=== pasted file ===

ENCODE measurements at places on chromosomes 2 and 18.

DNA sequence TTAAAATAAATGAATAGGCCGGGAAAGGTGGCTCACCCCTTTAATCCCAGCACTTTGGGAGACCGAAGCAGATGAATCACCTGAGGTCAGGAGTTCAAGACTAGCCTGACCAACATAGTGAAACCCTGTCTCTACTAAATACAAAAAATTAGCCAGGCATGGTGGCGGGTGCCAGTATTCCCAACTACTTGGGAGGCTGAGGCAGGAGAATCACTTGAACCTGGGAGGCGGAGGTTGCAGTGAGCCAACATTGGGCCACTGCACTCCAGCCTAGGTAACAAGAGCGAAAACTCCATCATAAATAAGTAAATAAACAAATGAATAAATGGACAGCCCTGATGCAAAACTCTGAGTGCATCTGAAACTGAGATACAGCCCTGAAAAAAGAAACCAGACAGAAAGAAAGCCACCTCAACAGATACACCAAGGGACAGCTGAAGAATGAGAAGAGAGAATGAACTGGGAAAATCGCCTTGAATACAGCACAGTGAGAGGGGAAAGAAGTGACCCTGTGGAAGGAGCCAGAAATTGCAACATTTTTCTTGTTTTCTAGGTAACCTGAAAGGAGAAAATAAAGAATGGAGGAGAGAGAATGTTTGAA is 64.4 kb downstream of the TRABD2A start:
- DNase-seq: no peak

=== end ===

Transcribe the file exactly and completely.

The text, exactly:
ENCODE measurements at places on chromosomes 2 and 18.

DNA sequence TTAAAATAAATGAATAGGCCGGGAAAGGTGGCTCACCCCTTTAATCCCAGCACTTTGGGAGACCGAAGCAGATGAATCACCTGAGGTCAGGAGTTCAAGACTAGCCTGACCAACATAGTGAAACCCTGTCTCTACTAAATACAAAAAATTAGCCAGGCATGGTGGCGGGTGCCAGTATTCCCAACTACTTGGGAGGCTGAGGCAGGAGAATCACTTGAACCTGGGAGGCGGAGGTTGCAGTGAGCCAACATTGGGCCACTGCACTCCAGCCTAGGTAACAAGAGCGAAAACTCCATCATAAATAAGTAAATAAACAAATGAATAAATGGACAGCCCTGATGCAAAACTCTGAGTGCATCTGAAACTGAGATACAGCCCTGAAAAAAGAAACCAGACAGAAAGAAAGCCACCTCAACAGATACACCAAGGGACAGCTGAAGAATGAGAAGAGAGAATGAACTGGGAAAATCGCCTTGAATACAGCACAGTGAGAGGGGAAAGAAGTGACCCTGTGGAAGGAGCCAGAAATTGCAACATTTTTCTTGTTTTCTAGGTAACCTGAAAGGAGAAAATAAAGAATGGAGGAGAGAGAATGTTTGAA is 64.4 kb downstream of the TRABD2A start:
- DNase-seq: no peak